Creatures: Drift of Phantasms, Escape Artist, Faerie Seer, Flying Men, Grand Architect, Grazilaxx, Illithid Scholar, Gudul Lurker, Invisible Stalker, Lantern Bearer, Metathran Soldier, Mist-Cloaked Herald, Mist-Syndicate Naga, Mulldrifter, Ninja of the Deep Hours, Phantom Ninja, Signal Pest, Slither Blade, Tetsuko Umezawa, Fugitive, Tidal Barracuda, Tribute Mage, Trinket Mage, Trophy Mage, Walker of Secret Ways

Artifacts: Blackblade Reforged, Bone Saw, Bonesplitter, Butcher’s Cleaver, Caged Sun, Fireshrieker, Forebear’s Blade, Gilded Lotus, Grappling Hook, Heraldic Banner, Hero’s Blade, Kefnet’s Monument, O-Naginata, Ronin Warclub, Sai of the Shinobi, Sapphire Medallion, Scytheclaw, Sky Diamond, Sol Ring, Stormrider Rig, Thran Dynamo, Vedalken Orrery, Winged Boots, Worn Powerstone

Enchantments: Awesome Presence, Coastal Piracy, Cunning Evasion, Lay Claim, Reconnaissance Mission, Rune of Flight, Smoke Shroud

Instants: Counterspell, Grip of Phyresis, Mystical Dispute, Muddle the Mixture, Rewind, Swan Song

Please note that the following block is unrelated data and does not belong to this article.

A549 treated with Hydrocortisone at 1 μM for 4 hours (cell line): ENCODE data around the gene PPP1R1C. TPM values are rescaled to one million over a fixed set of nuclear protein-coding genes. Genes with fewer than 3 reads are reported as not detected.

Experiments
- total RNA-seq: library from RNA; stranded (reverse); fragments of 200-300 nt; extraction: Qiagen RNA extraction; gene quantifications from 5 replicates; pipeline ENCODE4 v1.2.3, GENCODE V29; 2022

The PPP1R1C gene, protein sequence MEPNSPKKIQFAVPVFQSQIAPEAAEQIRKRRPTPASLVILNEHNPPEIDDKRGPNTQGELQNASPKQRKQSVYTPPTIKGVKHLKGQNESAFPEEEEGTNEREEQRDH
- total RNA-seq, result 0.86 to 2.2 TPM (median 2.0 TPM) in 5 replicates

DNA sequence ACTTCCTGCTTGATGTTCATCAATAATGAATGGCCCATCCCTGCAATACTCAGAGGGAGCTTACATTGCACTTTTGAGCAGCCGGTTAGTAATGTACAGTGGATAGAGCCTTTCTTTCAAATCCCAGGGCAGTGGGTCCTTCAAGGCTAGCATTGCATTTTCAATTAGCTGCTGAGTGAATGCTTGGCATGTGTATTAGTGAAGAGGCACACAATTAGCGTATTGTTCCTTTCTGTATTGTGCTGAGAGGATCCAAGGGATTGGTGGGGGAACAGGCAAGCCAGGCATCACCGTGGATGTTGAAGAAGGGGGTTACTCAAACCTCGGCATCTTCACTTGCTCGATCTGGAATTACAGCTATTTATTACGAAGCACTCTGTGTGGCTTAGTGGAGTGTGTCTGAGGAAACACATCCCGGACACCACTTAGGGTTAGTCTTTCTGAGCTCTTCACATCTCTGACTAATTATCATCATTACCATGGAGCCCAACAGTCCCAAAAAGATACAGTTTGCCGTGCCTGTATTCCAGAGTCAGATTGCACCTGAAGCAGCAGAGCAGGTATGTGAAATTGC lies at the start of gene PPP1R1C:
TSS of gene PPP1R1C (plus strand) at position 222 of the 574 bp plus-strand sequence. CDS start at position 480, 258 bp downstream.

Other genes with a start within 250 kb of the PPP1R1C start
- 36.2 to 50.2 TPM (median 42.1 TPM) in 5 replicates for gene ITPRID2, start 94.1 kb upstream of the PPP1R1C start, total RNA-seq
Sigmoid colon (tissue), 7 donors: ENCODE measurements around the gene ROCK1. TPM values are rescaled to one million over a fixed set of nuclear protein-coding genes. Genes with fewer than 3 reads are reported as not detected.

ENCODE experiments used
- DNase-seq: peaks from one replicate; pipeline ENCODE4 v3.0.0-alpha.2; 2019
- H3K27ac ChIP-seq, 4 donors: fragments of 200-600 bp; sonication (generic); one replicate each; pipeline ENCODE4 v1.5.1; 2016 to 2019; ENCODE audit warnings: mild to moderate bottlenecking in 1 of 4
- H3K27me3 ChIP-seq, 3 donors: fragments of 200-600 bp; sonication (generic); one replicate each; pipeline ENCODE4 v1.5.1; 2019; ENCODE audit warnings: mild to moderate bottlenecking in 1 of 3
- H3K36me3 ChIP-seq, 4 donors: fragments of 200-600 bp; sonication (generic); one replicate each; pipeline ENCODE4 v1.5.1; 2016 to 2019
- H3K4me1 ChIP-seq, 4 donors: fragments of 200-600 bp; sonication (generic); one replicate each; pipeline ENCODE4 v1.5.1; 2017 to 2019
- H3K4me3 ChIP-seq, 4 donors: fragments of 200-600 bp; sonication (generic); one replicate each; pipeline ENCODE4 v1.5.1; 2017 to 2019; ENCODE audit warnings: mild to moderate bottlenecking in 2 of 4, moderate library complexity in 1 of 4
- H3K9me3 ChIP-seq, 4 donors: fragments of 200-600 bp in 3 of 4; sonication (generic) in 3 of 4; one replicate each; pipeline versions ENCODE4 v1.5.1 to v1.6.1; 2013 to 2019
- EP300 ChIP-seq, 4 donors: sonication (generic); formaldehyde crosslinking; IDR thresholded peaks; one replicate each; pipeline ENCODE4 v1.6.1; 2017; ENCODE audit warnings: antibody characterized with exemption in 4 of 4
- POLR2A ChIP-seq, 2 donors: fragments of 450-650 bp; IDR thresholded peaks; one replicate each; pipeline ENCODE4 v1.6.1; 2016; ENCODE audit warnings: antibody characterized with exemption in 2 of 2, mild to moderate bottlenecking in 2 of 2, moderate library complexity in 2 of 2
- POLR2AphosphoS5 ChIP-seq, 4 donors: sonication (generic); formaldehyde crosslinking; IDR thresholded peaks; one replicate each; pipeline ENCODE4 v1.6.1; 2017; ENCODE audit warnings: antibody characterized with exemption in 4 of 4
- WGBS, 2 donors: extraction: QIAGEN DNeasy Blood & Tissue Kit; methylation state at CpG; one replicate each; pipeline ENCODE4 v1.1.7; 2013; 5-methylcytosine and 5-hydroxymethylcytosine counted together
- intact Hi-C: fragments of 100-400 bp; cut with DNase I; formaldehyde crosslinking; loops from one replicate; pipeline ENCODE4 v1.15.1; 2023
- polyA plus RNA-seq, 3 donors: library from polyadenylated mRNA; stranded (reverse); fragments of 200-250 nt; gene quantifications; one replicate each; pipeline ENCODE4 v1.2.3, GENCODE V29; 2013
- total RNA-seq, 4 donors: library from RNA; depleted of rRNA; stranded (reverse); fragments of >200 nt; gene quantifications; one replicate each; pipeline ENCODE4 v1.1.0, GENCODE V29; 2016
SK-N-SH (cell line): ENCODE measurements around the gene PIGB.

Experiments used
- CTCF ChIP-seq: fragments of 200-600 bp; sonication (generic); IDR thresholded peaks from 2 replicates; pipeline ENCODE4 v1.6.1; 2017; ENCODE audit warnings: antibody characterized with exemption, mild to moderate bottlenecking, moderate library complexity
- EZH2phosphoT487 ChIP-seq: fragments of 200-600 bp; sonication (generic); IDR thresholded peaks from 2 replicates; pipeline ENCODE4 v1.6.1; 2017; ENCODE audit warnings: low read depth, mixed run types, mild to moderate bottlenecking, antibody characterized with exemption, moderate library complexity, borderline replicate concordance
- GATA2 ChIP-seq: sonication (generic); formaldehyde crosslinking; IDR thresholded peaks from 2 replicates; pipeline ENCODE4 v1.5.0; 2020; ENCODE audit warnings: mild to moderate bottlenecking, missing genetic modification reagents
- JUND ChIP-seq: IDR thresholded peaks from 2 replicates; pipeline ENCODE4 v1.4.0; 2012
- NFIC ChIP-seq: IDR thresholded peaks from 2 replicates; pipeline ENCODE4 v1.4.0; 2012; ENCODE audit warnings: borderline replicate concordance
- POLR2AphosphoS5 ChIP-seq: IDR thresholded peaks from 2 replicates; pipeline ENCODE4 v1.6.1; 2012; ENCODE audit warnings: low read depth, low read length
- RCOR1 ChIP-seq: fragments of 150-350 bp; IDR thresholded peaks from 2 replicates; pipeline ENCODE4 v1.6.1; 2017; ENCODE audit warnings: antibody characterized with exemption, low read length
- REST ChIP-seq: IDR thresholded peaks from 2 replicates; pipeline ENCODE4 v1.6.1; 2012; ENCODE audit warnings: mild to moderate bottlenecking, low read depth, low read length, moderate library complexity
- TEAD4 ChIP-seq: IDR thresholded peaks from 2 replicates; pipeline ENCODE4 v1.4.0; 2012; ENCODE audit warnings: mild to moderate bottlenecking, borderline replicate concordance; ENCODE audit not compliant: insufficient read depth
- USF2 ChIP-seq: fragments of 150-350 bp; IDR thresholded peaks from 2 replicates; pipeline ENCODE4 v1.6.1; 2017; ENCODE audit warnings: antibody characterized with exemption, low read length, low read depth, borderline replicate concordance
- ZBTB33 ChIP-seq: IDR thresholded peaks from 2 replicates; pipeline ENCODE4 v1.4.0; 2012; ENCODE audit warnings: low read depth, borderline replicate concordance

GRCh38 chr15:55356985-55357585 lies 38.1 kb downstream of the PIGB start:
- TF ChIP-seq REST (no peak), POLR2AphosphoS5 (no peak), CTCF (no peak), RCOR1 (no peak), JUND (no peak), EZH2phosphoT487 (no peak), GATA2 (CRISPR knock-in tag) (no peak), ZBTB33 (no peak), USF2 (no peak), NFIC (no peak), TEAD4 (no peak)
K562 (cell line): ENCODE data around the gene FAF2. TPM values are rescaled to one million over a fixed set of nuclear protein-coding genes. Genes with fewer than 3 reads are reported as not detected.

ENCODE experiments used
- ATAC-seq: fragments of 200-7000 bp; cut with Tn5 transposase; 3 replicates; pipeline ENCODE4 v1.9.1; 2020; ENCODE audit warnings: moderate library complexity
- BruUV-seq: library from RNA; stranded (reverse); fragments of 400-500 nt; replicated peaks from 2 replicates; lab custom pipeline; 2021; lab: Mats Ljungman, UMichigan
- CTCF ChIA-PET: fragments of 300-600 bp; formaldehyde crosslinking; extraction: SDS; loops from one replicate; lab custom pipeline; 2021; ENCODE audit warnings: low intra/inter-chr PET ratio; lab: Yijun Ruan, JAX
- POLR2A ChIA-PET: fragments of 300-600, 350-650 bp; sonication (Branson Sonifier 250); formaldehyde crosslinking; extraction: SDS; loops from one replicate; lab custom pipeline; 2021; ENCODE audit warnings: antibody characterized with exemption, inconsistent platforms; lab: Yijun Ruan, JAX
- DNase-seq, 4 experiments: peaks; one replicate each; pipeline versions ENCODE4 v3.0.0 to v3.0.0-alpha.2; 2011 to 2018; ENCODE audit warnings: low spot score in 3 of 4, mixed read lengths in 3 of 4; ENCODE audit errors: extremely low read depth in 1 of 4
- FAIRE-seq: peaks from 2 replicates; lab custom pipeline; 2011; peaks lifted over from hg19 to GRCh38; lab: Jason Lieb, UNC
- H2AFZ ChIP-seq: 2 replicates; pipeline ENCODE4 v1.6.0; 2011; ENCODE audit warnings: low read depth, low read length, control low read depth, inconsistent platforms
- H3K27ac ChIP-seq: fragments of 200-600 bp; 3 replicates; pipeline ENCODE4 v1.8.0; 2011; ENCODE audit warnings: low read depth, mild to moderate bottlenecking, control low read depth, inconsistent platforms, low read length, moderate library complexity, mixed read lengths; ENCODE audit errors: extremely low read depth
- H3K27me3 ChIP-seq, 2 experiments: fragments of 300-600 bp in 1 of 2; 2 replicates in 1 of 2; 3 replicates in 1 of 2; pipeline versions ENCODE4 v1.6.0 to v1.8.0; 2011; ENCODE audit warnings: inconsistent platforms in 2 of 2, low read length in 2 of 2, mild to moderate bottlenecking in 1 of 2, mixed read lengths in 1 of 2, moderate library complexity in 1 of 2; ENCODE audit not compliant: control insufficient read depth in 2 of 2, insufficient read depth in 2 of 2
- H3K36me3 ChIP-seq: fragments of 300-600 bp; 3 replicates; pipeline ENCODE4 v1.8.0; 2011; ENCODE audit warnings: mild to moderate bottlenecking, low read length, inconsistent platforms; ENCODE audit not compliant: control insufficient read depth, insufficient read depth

Sorceries: Fabricate, Part the Waterveil

Lands: 29 Island, Ash Barrens, Command Beacon, Field of Ruin, Ghost Quarter, Halimar Depths, Isolated Watchtower, Tolaria West, Warped Landscape

Lessons from the Past

Early in the construction of this deck, I made the decision that I wanted to aim for something akin to a “soft-Voltron” strategy: protecting our general, with the possibility of winning through commander damage, but not having it be the main win condition. This idea came from my experience building Isao, Enlightened Bushi in a similar way. Isao was a formidable threat, suiting up and then regenerating at their leisure, but Surrak, the Hunt Caller and Multani, Maro-Sorcerer could also pick up equipment and take out an opponent.

For Higure, we are keying in on his unblockable ability the most; because while the context will change immensely after Kamigawa: Neon Dynasty, there is not a lot of use for Higure’s tutor ability to get more ninja at this time. In an ideal world, Higure is coming into play and sneaking back to our hand to get a different “saboteur” effect—a combat damage trigger—from our other ninja when the time is right. We should only expect to cast him from the command zone once or twice, since he likely won’t die in combat.